He was naturally very subject to passion; but the short gust was soon over, and served only to set off the charms of his temper, when more composed. That very passion broke out with a force of wit, which made even anger agreeable; while it lasted, he said and forgot a thousand things, which other men would have been glad to have studied and wrote; but the impetuosity was corrected upon a moment's reflection, and the measure altered with such grace and delicacy, that you could scarce perceive where the key was changed,

He was very sharp in his reflections; but never in the wrong place. His darts were sure to wound; but they were sure too to hit none; but those whose follies gave him very fair aim. And, when he allowed no quarter, he had certainly been provoked by more than common errour; by men's tedious and circumstantial recitals of their affairs; or by their multiplied questions about his own; by extreme ignorance and impertinence; or the mixture of these, an ill-judged and never-ceasing civility; or, lastly, by the two things which were his utter aversion, the insinuation of a flatterer, and the whisper of a tale-bearer.

If therefore we set the piece in its worst position, if its faults be most exposed, the shades will still appear very finely joined with their lights, and

every imperfection will be diminished by the lustre of some neighbouring virtue. But, if we turn the great drawings and wonderful colourings to their true light, the whole must appear beautiful, noble, admirable.

He possessed all those virtues, in the highest degree, upon which the pleasure of society, and the happiness of life, depend: and he exercised them with the greatest decency, and best manners. As good-nature is said, by a great author', to belong more particularly to the English, than any other nation; it may again be said, that it belonged more particularly to the late earl of Dorset, than to any other Englishman.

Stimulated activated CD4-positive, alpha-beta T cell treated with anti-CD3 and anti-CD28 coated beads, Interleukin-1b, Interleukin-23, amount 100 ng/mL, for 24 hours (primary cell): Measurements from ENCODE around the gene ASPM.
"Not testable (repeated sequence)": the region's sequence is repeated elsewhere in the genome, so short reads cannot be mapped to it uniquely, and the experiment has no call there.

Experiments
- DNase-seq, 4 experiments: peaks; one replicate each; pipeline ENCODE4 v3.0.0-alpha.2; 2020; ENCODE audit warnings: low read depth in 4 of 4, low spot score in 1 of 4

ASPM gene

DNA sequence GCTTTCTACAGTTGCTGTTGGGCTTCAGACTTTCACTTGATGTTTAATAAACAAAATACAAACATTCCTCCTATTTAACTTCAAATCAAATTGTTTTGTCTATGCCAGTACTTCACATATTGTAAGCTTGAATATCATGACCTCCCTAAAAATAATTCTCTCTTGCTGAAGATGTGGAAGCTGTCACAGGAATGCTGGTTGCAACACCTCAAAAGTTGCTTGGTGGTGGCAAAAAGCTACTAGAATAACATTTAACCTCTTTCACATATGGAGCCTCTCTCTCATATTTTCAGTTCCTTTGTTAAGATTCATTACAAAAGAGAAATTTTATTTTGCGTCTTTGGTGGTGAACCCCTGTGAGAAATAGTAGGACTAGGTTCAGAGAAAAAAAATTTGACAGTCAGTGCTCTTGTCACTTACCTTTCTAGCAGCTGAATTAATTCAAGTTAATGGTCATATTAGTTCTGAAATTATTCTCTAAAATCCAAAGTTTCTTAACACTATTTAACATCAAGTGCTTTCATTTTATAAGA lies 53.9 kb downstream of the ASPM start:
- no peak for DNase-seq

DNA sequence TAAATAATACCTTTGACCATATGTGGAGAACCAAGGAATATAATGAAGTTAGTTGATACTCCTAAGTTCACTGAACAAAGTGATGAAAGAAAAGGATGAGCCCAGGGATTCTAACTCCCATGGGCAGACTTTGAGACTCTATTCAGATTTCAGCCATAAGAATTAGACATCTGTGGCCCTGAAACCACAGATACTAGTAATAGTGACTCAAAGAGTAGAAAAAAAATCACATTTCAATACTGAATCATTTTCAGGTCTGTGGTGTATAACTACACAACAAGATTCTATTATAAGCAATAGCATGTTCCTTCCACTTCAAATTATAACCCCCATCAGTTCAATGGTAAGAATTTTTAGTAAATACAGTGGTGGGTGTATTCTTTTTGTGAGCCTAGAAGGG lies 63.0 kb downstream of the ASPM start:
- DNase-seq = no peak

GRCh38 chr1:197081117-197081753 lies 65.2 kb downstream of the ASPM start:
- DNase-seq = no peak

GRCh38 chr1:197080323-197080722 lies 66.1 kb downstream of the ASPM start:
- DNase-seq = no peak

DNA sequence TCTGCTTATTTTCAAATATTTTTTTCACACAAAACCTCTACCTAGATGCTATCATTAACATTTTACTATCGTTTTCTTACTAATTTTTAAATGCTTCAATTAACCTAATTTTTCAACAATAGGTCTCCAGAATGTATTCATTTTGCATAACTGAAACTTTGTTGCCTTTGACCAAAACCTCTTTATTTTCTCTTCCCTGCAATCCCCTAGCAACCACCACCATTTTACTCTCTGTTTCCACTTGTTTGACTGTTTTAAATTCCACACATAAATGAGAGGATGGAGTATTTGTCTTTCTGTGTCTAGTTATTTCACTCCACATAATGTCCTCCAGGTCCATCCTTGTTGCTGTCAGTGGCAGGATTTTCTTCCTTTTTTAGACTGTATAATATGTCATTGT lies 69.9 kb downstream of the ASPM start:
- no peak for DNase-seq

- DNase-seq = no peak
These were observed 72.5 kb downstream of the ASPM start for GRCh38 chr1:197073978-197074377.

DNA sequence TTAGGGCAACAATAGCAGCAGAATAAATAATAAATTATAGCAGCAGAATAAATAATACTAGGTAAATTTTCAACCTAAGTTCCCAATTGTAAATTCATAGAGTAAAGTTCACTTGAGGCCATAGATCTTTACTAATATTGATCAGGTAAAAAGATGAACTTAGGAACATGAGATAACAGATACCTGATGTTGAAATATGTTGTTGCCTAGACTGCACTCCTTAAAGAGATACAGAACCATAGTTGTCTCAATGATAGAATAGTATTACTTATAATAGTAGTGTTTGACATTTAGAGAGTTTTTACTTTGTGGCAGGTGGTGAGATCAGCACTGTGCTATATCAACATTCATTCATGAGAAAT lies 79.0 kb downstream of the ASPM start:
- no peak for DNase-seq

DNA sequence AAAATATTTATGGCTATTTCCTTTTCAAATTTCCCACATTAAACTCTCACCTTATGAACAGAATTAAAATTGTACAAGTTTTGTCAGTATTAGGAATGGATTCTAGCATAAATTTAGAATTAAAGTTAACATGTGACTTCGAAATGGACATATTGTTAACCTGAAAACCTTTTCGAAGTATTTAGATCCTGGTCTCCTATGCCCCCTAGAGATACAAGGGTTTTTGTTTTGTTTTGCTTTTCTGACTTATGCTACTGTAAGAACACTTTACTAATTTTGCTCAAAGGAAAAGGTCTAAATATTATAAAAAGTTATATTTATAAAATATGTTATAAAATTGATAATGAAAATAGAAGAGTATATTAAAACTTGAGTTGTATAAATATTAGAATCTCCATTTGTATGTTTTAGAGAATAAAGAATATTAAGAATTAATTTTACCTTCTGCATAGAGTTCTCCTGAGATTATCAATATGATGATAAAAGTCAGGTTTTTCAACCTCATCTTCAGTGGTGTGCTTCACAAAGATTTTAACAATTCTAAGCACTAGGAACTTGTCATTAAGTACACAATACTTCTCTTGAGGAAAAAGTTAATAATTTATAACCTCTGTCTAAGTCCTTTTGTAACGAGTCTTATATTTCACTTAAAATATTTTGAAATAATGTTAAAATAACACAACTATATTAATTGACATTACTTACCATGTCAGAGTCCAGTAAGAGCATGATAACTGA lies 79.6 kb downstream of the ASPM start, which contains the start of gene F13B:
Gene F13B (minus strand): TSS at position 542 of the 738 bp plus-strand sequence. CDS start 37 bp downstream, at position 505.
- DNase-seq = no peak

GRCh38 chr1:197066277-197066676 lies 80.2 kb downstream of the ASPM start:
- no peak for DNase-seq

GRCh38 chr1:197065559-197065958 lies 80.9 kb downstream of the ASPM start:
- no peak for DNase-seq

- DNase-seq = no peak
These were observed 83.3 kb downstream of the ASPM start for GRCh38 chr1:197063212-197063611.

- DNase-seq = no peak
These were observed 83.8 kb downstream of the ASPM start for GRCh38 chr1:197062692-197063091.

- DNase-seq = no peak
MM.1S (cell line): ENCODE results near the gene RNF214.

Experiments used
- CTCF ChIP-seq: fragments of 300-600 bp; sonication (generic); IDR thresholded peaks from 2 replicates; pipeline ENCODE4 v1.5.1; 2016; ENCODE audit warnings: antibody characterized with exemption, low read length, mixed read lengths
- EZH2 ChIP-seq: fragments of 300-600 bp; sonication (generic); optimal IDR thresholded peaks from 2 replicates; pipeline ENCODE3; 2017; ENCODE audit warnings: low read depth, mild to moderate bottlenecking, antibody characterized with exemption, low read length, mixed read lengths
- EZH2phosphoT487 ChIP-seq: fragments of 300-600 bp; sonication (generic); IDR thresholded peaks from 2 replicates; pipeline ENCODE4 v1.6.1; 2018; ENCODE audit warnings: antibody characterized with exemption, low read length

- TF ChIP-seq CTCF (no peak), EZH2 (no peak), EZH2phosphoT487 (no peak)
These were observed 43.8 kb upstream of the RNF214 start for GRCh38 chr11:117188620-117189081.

A kind husband he was, without fondness; and an indulgent father, without partiality. So extraordinary good a master, that this quality ought indeed to have been numbered among his defects; for he was often served worse than became his station, from his unwillingness to assume an authority too severe. And, during those little transports of passion, to which I just now said he was subject, I have known his servants get into his way, that they might make a merit of it immediately after; for he, that had the good fortune to be chid, was sure of being rewarded for it.

His table was one of the last that gave us an example of the old housekeeping of an English nobleman. A freedom reigned at it, which made every one of his guests think himself at home; and an abundance, which showed that the master's hospitality extended to many more than those who had the honour to sit at the table with him.

In his dealings with others, his care and exactness, that every man should have his due, was such, that you would think he had never seen a court: the politeness and civility, with which this justice was administered, would convince you he never had lived out of one.

He was so strict an observer of his word, that no consideration whatever could make him break it; yet so cautious, lest the merit of his act should arise from that obligation only, that he usually did the greatest favours, without making any previous promise. So inviolable was he in his friendship, and so kind to the character of those whom he had once honoured with a more intimate acquaintance, that nothing less than a demonstration of some essential fault could make him break with them; and then too, his good-nature did not consent to it, without the greatest reluctance and difficulty. Let me give one instance of this amongst many. When, as lord chamberlain, he was obliged to take the king's pension from Mr. Dryden, who had long before put himself out of a possibility of receiving any